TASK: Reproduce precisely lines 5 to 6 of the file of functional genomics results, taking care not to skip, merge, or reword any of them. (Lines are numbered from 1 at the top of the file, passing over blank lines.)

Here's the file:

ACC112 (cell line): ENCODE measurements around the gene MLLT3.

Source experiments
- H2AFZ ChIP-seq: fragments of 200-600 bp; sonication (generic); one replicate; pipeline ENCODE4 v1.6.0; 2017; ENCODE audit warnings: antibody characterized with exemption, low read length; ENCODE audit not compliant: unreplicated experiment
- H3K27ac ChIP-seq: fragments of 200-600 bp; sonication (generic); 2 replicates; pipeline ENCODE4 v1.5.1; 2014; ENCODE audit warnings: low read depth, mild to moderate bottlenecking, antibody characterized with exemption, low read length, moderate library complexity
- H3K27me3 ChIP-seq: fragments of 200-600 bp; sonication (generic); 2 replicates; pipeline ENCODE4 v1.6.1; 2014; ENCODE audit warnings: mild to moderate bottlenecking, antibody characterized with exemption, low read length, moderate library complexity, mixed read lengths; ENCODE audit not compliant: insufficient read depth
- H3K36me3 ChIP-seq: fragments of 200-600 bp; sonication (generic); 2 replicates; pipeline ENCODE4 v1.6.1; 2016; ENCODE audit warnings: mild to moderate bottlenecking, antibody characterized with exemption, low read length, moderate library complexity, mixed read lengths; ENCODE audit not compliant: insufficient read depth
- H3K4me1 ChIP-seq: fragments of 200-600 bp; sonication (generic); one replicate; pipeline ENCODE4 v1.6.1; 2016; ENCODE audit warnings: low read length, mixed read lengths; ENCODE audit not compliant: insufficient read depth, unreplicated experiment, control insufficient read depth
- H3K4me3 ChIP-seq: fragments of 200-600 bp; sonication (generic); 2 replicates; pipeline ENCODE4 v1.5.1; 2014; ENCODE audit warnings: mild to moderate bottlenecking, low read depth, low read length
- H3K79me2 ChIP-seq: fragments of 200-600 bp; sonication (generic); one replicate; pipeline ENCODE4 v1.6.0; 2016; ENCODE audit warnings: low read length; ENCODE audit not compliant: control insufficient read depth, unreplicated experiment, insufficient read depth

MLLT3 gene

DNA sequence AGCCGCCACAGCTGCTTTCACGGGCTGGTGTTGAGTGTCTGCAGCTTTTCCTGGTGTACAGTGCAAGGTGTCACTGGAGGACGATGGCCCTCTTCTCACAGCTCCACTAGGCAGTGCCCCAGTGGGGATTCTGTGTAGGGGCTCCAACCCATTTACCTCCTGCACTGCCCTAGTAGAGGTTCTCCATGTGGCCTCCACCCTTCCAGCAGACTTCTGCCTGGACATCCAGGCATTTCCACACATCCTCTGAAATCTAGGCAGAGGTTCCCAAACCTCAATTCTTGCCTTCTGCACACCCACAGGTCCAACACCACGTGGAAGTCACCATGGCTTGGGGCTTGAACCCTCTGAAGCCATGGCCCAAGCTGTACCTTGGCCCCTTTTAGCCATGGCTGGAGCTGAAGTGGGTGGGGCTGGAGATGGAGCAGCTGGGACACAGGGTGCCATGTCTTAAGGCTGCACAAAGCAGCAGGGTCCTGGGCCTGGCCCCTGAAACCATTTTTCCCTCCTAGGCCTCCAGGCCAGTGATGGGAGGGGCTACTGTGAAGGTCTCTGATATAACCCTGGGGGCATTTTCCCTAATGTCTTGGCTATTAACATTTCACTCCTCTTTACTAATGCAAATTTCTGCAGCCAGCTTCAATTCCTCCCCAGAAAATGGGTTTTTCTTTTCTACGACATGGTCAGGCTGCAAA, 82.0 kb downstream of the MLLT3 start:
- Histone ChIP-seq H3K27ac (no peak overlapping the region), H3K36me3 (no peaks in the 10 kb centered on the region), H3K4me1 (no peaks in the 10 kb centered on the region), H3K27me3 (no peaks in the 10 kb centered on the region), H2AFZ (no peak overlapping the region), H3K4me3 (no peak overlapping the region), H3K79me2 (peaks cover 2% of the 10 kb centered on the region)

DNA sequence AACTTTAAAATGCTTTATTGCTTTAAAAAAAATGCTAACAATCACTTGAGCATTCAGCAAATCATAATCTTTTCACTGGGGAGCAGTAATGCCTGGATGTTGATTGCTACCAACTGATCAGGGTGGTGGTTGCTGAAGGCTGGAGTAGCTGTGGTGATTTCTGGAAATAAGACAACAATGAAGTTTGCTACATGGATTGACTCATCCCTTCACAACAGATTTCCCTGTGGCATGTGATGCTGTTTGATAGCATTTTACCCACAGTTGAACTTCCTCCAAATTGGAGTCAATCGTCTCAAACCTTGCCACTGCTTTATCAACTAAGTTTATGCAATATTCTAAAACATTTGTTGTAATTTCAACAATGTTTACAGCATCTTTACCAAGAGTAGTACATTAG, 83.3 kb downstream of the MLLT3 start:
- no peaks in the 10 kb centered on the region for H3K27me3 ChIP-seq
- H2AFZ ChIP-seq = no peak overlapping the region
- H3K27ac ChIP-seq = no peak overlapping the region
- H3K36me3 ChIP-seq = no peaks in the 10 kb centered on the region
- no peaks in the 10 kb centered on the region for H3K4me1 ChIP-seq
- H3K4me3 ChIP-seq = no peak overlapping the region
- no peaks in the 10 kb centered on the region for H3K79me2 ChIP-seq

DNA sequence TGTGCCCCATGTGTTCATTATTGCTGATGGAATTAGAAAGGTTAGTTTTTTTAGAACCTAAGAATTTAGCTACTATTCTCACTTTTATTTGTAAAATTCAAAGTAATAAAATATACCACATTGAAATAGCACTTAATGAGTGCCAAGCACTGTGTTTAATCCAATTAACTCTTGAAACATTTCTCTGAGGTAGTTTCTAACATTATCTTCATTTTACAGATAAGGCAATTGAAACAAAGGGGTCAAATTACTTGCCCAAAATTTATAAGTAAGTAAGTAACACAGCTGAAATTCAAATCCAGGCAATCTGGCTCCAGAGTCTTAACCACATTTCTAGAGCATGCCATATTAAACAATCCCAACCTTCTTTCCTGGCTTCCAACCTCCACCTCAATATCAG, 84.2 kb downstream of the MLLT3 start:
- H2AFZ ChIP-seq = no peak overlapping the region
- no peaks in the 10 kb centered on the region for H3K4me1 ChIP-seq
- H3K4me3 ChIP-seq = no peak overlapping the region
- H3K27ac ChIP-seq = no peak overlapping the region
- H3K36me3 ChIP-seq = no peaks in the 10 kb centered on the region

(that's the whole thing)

- H3K27me3 ChIP-seq: fragments of 200-600 bp; sonication (generic); 2 replicates; pipeline ENCODE4 v1.6.1; 2014; ENCODE audit warnings: mild to moderate bottlenecking, antibody characterized with exemption, low read length, moderate library complexity, mixed read lengths; ENCODE audit not compliant: insufficient read depth
- H3K36me3 ChIP-seq: fragments of 200-600 bp; sonication (generic); 2 replicates; pipeline ENCODE4 v1.6.1; 2016; ENCODE audit warnings: mild to moderate bottlenecking, antibody characterized with exemption, low read length, moderate library complexity, mixed read lengths; ENCODE audit not compliant: insufficient read depth